If there’s one big, fat, juicy secret you may want to listen in on, it’s how to add more healthy years to your life. Of course, there can always be uncontrolled obstacles along your journey that can negatively impact your plan, like genetics, illness, or fate. But there are plenty of things you can control, and we are here to share seven foolproof ways to lead an incredibly healthy lifestyle, according to science. If that intrigues you, read on.
The big secret to living a better, longer life consists of adopting seven simple, healthy lifestyle habits. The greatest key to succeeding in keeping these habits is consistency. It’s one thing to know what positive changes you need to make; it’s another thing to actually bring them to fruition. The reward will be worth every bit of time and effort you put into your journey. Not only will you look and feel much better as you age by leading an incredibly healthy lifestyle, but you will also be able to enjoy your family, friends, hobbies—whatever you choose—for a greater length of time.
Harvard researchers reviewed two studies of 123,000 women and men for a 30-year period and approximated the life expectancy of the participants who did not live with a healthy routine. They estimated the lifespan for 50-year-old women who did not follow a healthy routine to be 79 years old; for men, it was 75. For those participants who kept a regular healthy routine and maintained some key habits we are about to share with you, life expectancy increased dramatically. Drumroll, please! For 50-year-old women, life expectancy skyrocketed to 93 years old, and lifespans for men increased to 87 years of age. Pretty astounding, don’t you agree? Although the study was observational and cannot guarantee you live longer, the researchers observed that even adopting just one healthy habit can greatly decrease the risk of early death.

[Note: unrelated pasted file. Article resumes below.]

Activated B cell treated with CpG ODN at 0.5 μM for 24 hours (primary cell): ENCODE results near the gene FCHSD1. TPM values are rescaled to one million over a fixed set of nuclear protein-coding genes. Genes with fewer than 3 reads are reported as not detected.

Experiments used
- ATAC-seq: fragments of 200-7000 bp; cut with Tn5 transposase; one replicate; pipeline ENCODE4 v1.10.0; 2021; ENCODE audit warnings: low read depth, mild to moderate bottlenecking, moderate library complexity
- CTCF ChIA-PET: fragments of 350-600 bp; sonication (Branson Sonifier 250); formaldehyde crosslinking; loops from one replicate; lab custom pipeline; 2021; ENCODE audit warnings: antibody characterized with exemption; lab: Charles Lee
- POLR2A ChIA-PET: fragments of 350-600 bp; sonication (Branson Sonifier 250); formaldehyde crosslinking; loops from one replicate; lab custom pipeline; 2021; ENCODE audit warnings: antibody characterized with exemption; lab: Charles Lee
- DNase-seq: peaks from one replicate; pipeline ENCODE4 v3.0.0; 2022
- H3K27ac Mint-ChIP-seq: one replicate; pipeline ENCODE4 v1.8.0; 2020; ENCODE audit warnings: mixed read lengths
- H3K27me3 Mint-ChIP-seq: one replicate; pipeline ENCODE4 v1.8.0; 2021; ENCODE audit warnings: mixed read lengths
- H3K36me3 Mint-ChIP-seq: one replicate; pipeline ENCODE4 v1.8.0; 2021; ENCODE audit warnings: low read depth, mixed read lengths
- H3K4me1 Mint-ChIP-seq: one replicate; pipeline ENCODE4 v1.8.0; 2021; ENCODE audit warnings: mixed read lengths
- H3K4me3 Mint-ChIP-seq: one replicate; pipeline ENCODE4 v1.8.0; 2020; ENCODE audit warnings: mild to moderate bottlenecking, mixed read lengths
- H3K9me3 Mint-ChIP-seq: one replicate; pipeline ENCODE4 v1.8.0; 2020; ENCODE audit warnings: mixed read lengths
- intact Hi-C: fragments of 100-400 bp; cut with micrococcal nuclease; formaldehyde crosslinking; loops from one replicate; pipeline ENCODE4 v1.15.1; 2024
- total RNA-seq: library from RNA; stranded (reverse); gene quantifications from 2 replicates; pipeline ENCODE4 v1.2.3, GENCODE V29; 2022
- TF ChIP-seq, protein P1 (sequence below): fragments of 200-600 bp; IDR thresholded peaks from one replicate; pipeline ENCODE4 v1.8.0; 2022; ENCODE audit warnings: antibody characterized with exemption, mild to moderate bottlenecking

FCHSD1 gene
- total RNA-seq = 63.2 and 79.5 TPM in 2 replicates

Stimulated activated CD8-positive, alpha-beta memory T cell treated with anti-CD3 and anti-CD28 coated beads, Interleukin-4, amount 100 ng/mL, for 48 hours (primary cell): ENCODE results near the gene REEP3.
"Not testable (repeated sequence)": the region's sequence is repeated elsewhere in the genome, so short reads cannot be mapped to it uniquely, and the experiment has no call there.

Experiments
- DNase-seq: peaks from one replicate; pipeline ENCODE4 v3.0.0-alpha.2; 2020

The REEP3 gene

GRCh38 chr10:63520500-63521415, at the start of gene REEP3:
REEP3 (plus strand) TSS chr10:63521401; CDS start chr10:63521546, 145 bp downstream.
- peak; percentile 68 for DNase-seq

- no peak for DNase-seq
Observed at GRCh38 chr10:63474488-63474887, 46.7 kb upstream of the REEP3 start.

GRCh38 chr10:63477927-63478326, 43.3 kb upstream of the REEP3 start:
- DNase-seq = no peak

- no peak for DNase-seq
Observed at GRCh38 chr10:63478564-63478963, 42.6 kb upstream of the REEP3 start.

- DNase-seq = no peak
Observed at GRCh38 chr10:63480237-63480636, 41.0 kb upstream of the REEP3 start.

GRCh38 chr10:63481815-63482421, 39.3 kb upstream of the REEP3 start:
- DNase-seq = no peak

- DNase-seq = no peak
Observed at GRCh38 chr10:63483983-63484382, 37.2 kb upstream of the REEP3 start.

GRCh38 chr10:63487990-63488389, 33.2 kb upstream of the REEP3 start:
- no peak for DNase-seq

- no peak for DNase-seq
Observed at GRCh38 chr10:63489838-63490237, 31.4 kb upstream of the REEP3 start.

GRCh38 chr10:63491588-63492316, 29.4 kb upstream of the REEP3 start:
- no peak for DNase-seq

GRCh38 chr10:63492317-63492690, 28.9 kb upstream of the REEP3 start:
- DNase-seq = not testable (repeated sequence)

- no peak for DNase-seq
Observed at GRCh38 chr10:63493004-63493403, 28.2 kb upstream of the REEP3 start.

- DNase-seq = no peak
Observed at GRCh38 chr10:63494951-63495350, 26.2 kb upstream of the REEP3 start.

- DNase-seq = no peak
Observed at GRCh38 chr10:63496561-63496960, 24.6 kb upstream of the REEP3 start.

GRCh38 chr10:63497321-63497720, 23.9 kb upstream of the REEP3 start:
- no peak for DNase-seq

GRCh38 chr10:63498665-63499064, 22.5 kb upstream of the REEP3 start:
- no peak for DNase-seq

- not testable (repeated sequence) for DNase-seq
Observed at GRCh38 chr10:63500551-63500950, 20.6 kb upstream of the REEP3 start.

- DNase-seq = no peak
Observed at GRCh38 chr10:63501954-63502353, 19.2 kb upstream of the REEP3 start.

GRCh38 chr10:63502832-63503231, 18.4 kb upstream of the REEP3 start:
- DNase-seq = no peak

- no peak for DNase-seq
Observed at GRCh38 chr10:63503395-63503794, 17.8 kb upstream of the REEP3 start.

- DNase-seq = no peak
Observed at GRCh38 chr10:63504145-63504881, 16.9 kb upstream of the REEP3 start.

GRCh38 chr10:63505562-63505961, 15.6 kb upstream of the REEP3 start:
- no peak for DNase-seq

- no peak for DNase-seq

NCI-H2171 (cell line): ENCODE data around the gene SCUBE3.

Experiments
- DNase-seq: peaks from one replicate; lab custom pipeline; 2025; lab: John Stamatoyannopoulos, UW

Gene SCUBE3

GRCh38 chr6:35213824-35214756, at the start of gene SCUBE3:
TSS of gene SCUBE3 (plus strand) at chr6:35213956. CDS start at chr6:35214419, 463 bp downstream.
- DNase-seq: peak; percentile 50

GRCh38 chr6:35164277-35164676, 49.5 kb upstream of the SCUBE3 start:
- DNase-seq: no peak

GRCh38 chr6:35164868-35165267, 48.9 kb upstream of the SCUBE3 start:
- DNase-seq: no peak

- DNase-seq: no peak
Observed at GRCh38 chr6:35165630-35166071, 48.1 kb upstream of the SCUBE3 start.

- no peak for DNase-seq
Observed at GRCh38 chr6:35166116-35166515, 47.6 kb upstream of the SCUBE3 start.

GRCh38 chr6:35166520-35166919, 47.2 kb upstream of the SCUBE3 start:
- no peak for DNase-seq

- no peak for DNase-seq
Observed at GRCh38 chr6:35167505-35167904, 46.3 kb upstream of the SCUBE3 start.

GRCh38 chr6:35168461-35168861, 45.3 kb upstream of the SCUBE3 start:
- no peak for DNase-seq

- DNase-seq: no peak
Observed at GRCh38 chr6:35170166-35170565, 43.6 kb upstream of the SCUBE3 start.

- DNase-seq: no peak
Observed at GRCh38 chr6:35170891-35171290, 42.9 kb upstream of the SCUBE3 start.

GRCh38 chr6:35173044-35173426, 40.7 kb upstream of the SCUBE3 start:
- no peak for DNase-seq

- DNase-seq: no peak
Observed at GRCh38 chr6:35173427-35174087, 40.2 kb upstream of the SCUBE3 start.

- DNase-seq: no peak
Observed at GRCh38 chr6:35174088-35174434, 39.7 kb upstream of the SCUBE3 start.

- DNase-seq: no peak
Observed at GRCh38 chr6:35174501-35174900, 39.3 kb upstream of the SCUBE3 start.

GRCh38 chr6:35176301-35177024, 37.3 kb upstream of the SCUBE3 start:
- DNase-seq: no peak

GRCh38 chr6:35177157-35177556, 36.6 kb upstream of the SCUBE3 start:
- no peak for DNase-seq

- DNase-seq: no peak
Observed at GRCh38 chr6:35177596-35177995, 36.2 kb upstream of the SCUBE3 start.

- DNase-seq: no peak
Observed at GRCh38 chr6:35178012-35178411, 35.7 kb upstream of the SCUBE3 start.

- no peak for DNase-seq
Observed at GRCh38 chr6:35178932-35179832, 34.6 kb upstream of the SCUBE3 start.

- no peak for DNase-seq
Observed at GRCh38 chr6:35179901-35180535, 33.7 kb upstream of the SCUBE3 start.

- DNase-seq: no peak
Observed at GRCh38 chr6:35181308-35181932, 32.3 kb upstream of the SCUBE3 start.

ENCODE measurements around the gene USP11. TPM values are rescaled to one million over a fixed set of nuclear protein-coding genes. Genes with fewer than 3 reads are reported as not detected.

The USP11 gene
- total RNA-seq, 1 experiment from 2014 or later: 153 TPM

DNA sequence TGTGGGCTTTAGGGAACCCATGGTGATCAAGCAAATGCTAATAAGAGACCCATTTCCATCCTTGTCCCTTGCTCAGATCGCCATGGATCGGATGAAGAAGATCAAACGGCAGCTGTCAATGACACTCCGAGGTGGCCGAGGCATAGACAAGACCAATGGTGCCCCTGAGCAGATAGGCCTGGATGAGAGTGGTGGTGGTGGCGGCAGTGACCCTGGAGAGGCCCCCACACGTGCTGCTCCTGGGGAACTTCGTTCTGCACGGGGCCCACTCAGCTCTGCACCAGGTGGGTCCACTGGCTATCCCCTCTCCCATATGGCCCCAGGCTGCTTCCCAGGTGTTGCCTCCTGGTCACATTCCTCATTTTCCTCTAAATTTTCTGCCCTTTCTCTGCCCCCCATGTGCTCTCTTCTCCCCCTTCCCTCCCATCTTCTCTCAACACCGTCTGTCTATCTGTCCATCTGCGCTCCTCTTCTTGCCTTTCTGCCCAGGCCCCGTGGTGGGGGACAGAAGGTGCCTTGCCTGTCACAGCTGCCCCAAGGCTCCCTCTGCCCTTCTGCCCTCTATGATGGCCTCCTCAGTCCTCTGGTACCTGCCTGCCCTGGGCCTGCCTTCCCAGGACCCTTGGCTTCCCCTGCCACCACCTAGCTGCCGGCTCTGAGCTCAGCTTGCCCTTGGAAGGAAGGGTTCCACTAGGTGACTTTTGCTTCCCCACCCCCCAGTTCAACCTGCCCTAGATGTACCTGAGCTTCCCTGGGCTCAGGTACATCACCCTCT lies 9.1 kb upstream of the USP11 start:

Dr. Frank Hu, senior author of the study and chair of the Department of Nutrition at the Harvard T.H. Chan School of Public Health points out, “It’s never too late to make positive lifestyle changes. Even for those who are 70 or older, following a healthy lifestyle such as eating a healthy diet and being physically active can add more years to life.”
If you’re ready to implement positive changes and increase your life journey, let’s get to it right away! Read on to learn more about the foolproof ways to lead an incredibly healthy lifestyle, and next, don’t miss The 6 Best Exercises for Strong and Toned Arms in 2022, Trainer Says.
Exercising offers an extraordinary number of healthy benefits. Working out each day can lift your mood, strengthen your bones, and prevent a ton of chronic illnesses, including heart disease, diabetes, and so much more. Aerobic activities are extraordinarily healthy for your heart; even walking each day can make such a difference in your overall well-being.
Ready to lace up those sneakers and kickstart your cardio? Research shows that you should get in a minimum of 3.5 hours every single week with a level of moderate to vigorous activity (via National Institutes of Health). Sure, you can start small and work your way up. But the point is to get moving every single day, and by doing so, you will give yourself the gift of enjoying many more of days to wake up in the years to come!